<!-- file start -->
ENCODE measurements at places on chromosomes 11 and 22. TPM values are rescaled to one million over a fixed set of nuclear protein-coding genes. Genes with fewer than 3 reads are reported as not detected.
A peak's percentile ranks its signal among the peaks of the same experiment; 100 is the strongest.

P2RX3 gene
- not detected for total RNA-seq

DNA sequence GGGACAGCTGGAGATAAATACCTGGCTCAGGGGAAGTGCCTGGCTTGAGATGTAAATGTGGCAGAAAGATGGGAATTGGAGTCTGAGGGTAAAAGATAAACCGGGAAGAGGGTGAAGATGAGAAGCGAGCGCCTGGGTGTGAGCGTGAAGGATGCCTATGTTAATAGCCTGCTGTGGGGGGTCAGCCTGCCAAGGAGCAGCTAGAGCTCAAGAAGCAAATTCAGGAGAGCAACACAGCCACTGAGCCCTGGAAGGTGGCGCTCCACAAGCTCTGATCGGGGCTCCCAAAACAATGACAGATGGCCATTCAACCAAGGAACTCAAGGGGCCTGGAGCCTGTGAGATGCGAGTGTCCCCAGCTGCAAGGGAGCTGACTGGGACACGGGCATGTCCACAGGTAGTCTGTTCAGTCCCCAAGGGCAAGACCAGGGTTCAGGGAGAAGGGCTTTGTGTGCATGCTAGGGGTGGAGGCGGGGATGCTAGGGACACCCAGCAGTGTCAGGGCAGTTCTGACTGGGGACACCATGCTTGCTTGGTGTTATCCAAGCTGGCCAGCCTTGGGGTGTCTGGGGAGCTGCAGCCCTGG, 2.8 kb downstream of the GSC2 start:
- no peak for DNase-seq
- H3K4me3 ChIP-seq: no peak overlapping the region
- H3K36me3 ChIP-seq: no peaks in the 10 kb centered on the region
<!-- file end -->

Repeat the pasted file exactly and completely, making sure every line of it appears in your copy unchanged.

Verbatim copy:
ENCODE measurements at places on chromosomes 11 and 22. TPM values are rescaled to one million over a fixed set of nuclear protein-coding genes. Genes with fewer than 3 reads are reported as not detected.
A peak's percentile ranks its signal among the peaks of the same experiment; 100 is the strongest.

P2RX3 gene
- not detected for total RNA-seq

DNA sequence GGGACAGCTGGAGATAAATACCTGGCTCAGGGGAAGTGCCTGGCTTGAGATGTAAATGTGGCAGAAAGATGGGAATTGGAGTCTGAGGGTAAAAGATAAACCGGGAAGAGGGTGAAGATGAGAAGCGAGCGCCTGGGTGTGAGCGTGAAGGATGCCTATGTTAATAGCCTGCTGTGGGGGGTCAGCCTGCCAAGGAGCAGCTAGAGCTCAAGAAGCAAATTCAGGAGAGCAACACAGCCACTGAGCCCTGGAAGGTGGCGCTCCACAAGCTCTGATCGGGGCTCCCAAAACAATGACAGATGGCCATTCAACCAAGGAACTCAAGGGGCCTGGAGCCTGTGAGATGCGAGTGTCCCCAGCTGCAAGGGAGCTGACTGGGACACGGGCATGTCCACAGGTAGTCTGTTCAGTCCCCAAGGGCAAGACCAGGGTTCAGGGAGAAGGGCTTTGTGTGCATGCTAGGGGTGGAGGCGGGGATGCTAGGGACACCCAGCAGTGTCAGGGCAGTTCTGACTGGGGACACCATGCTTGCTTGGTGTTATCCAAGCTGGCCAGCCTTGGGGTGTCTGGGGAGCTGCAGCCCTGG, 2.8 kb downstream of the GSC2 start:
- no peak for DNase-seq
- H3K4me3 ChIP-seq: no peak overlapping the region
- H3K36me3 ChIP-seq: no peaks in the 10 kb centered on the region